Most people fear death. And amongst those, most do so because death seems to entail oblivion, the end of everything we are. In this brief essay, I want to help you follow your own direct experience to realize that, whatever death may be, it isn't the end of you; not even of a part of you. This realization, in my view, is fairly simple to achieve and I personally don't include it in my list of critical existential questions. But our mainstream cultural narrative has created a false monster here that distracts most people from the real questions. So let me try to make a contribution towards changing this distorted state of affairs. What follows requires no spiritual background, belief, knowledge or skill; indeed, it doesn't require anything other than sincerity and attentive introspection for about 15 minutes. It focuses solely on your direct experience of your own being, without addressing thought-oriented philosophical questions. For the latter, I recommend Part III of my latest book More Than Allegory, wherein a series of dialogues addresses all the relevant points in a coherent, logical manner. So my proposal is this: as you read what follows below, park your thoughts for a few minutes. Only thereafter, go to More Than Allegory so to give yourself intellectual permission to embrace the direct realization you are about to have.

Available now!

Try to read what follows in a quiet place, without distractions like people walking or chatting around you. No need for any special preparation, just try to remain undisturbed for a few minutes. Allow yourself to focus inward, on your own inner experience, as opposed to external stimuli. Once you are ready, let's start.

Have you noticed that you experience yourself to be the same being since as early as you can remember? My first memory is a brief flash of my first birthday. I was sitting on a bed surrounded by colorful toys. I still remember the slight apprehension I had about a huge green elephant at the edge of the bed. In my experience, that one-year-old toddler was me. Yet, nothing about him has remained the same: not a single atom of his body is likely to have remained in mine since then. His thoughts, fears and desires have nothing to do with mine today. His appearance has surely changed completely. The pattern of his genes may have remained largely the same, but that doesn't explain why I still identify myself with him. After all, people with a twin sibling don't feel that they are their sibling, do they? So you see, there's nothing one can pin down about that one-year-old toddler that could explain this continuing sense of identity. Yet, I have a crystal-clear, unambiguous sense that he indeed was me.

If you search your own memories and feelings, you will notice the same. There is nothing you can pin down about the infant, the child, the teenager or the young adult you once were that has remained intact in you today. Everything about them has changed: their bodies, appearance, feelings, dreams, thoughts, opinions, everything. Yet, you viscerally believe, even know, that they were you. If you now inquire a little deeper within yourself, you will notice that the only thing that has remained intact is the felt sense of "I" behind them all, which is still the same felt sense of "I" you experience today. Make a little pause right now and confirm this for yourself. Don't look for anything you can point at, or give words to, in order to pin down this felt sense of "I." You can only feel it, not define it, for it is that which does all the defining. Can you see how that sense, and that sense alone, is the real you?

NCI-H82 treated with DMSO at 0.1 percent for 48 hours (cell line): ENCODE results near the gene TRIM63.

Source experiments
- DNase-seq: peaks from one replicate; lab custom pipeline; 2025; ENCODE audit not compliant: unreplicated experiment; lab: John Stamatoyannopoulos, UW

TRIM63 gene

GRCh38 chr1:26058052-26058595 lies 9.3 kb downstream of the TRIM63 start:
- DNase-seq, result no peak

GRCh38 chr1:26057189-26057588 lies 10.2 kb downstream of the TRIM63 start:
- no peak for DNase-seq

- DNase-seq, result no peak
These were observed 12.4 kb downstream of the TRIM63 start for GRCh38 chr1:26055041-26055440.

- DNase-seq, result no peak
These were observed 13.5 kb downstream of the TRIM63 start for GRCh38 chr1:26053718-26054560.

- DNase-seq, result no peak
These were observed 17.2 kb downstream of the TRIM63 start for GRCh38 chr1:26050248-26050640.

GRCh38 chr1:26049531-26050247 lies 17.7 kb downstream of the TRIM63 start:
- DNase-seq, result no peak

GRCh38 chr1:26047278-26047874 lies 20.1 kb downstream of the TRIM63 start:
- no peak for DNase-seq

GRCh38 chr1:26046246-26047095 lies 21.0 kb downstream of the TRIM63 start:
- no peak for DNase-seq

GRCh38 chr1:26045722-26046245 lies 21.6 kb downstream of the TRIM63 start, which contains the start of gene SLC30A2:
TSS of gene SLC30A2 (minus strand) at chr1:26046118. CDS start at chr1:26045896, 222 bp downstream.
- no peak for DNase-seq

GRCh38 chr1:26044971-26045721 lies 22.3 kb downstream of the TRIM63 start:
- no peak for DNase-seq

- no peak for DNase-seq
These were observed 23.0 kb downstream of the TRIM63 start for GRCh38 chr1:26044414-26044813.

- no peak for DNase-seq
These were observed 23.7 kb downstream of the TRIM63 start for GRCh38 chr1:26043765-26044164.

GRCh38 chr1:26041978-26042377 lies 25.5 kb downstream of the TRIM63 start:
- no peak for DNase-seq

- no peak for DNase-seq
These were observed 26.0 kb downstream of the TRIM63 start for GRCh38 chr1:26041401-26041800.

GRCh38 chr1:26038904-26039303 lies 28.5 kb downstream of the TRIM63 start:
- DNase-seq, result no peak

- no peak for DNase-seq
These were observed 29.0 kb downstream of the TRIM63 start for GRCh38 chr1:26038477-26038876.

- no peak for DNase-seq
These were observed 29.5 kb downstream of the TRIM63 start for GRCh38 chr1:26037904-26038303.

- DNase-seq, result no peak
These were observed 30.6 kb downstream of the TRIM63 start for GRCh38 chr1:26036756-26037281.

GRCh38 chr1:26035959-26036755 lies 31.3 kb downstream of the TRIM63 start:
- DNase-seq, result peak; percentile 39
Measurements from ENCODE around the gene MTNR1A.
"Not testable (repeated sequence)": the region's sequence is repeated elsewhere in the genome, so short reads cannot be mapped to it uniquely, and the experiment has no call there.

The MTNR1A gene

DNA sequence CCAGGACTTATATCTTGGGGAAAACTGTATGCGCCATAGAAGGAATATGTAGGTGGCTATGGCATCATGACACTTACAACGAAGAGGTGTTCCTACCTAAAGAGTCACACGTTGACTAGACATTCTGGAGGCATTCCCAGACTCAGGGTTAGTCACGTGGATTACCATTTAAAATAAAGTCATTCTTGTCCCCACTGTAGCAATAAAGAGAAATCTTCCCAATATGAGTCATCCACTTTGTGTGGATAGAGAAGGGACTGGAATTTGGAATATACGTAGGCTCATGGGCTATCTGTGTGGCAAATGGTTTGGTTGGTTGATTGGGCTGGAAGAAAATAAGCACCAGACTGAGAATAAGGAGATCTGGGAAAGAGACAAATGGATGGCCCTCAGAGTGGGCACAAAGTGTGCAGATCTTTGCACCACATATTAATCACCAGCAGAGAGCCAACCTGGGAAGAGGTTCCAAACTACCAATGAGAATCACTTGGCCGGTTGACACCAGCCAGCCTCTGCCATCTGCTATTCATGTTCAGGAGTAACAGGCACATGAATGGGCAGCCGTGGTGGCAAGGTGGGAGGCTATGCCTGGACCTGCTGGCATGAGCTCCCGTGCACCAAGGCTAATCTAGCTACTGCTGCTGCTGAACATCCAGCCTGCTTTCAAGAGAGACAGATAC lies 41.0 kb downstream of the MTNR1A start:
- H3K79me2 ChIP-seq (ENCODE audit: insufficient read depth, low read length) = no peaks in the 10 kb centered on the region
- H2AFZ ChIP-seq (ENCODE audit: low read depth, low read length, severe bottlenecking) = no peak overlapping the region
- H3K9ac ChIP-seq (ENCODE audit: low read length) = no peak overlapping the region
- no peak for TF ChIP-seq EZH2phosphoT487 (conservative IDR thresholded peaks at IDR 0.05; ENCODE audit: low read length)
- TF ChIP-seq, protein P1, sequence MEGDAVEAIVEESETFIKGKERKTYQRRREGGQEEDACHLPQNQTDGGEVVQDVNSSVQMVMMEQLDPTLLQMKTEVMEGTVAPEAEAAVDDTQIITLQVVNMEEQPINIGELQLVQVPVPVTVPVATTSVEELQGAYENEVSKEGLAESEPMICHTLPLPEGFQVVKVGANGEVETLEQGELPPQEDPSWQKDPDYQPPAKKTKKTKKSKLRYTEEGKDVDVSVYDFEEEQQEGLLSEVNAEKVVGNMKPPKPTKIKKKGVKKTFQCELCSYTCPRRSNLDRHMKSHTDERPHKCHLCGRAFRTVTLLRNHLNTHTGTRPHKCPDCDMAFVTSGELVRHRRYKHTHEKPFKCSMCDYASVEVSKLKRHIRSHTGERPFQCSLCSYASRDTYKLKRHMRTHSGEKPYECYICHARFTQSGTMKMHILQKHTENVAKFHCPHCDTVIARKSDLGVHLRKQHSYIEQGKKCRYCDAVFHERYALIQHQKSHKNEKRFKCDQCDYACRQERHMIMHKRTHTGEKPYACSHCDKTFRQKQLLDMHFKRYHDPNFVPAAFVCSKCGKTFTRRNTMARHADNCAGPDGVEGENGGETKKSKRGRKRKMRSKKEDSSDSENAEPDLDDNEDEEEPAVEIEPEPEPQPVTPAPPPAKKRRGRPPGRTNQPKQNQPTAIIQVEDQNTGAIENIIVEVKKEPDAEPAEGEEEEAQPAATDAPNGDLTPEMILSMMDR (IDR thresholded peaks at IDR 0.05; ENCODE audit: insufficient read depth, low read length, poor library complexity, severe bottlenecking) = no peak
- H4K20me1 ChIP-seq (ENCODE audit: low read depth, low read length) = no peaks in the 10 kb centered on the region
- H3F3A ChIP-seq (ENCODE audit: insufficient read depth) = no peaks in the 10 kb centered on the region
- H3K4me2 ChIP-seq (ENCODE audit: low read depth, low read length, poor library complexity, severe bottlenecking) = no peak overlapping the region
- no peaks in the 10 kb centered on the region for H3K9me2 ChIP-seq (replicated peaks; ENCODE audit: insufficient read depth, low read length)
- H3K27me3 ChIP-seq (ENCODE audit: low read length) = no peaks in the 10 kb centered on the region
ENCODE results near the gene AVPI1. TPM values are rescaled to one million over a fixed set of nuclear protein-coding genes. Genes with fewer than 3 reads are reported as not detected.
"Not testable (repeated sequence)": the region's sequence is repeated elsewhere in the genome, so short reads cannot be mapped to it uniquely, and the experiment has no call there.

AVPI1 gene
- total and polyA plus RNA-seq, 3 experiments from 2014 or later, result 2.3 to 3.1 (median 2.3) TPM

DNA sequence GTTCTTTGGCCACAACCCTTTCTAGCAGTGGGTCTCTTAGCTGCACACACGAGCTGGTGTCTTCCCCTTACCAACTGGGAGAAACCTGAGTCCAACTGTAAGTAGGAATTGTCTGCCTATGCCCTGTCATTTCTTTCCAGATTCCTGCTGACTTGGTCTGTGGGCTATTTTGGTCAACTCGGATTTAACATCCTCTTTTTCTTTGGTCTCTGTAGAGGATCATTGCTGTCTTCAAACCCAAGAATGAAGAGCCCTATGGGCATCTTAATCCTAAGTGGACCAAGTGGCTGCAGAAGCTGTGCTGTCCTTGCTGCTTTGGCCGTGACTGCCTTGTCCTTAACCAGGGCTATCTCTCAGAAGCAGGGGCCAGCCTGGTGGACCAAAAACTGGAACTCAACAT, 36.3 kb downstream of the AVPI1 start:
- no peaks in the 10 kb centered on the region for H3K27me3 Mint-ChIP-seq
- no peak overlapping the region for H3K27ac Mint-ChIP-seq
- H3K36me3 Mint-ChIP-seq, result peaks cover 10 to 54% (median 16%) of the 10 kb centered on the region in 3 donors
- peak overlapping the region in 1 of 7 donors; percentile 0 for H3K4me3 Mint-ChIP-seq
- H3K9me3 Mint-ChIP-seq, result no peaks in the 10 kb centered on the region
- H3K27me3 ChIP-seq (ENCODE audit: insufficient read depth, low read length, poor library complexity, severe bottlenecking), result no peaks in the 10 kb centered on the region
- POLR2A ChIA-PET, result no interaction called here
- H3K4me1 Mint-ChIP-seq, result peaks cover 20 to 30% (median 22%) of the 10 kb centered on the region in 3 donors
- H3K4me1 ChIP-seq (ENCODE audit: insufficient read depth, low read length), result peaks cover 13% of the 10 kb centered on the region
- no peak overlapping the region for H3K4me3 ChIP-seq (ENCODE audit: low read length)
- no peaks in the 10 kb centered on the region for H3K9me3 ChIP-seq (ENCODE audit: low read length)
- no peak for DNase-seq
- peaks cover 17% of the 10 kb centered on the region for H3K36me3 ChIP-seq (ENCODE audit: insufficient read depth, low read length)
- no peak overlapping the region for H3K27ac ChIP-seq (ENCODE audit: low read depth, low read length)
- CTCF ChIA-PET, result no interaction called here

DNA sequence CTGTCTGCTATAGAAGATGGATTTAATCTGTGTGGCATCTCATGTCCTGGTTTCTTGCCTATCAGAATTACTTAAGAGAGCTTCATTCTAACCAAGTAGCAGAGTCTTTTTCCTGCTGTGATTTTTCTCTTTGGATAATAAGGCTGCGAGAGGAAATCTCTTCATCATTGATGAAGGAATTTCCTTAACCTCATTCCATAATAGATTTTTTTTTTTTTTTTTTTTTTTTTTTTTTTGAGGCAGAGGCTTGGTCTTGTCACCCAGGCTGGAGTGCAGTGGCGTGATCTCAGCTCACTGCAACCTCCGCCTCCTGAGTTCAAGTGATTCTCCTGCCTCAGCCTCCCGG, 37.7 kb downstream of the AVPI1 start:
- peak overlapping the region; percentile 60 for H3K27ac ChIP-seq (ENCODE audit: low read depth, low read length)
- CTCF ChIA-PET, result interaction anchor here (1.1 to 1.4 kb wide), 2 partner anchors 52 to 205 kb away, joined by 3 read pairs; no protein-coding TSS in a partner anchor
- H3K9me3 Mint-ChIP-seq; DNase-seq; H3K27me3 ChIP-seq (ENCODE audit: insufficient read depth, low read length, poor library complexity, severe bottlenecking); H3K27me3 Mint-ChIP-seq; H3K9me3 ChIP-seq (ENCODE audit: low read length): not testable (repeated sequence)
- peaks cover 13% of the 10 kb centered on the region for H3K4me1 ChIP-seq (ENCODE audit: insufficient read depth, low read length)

This "I" has never left and has never changed throughout your life, although everything else did. This "I" is the only constant and it can't, thus, be explained in terms of anything else, for everything else did change. Clearly, the real you isn't your body, thoughts, opinions, emotions, etc. The real you is this constant "I" that has witnessed the body, thoughts, opinions, emotions, etc., as they changed throughout your life. Don't let thoughts creep in and make you lose touch with our line of inquiry here; keep your attention on your own felt sense of being for now.

What you feel yourself to be is outside time, in that it doesn't change. It's untouchable. It didn't grow. It didn't mature. It didn't age. It's now precisely what it was when you were one year old. As far as your felt sense of being informs you, that's the real you. You are this unchanging "I" behind each and every moment of your life; the quiet witness of them all. Everything else has taken place within this "I" as its experiences. Your bodily sensations, perceptions, thoughts, emotions, your varying self-images, etc., have all come into existence within what you are. As experiences, where else could they have arisen? What is your body but a set of experiences witnessed within the space of your subjectivity?

These experiences provide a mirror to the witness that you are. Life and world are a symbolic mirror for that which experiences them (I explain this philosophically, and at length, in More Than Allegory). The problem is that, at some point before puberty, you began to look at some of the images in this mirror and say: "That's me!" You began to point at these experiences and think that you are them. In a thought-dominated culture such as our own, conceived identity usurped your felt identity. The result is entirely equivalent to a person staring into a mirror and proclaiming herself to be an image in the mirror. But if I broke the mirror, the witness of the images would remain intact, without a scratch, wouldn't she? I can't hurt or kill a person simply by breaking the mirror she is looking at.